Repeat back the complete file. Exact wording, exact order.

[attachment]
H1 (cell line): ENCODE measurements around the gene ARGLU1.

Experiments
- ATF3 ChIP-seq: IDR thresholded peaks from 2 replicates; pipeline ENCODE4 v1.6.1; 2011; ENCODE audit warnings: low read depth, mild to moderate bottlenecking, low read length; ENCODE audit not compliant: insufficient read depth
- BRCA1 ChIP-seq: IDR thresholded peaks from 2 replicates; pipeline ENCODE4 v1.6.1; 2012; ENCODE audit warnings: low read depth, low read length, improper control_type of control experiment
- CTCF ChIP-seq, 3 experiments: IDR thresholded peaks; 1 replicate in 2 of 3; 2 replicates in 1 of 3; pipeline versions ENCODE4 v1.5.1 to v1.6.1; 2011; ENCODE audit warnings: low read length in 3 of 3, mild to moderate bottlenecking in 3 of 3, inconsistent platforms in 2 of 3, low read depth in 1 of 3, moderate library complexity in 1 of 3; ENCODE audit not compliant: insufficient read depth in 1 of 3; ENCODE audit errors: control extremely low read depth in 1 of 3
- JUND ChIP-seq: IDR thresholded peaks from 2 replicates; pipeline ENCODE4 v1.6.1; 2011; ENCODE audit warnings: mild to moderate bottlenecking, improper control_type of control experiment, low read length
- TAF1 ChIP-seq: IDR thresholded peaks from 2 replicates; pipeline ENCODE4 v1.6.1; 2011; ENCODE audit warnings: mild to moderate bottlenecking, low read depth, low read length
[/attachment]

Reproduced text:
H1 (cell line): ENCODE measurements around the gene ARGLU1.

Experiments
- ATF3 ChIP-seq: IDR thresholded peaks from 2 replicates; pipeline ENCODE4 v1.6.1; 2011; ENCODE audit warnings: low read depth, mild to moderate bottlenecking, low read length; ENCODE audit not compliant: insufficient read depth
- BRCA1 ChIP-seq: IDR thresholded peaks from 2 replicates; pipeline ENCODE4 v1.6.1; 2012; ENCODE audit warnings: low read depth, low read length, improper control_type of control experiment
- CTCF ChIP-seq, 3 experiments: IDR thresholded peaks; 1 replicate in 2 of 3; 2 replicates in 1 of 3; pipeline versions ENCODE4 v1.5.1 to v1.6.1; 2011; ENCODE audit warnings: low read length in 3 of 3, mild to moderate bottlenecking in 3 of 3, inconsistent platforms in 2 of 3, low read depth in 1 of 3, moderate library complexity in 1 of 3; ENCODE audit not compliant: insufficient read depth in 1 of 3; ENCODE audit errors: control extremely low read depth in 1 of 3
- JUND ChIP-seq: IDR thresholded peaks from 2 replicates; pipeline ENCODE4 v1.6.1; 2011; ENCODE audit warnings: mild to moderate bottlenecking, improper control_type of control experiment, low read length
- TAF1 ChIP-seq: IDR thresholded peaks from 2 replicates; pipeline ENCODE4 v1.6.1; 2011; ENCODE audit warnings: mild to moderate bottlenecking, low read depth, low read length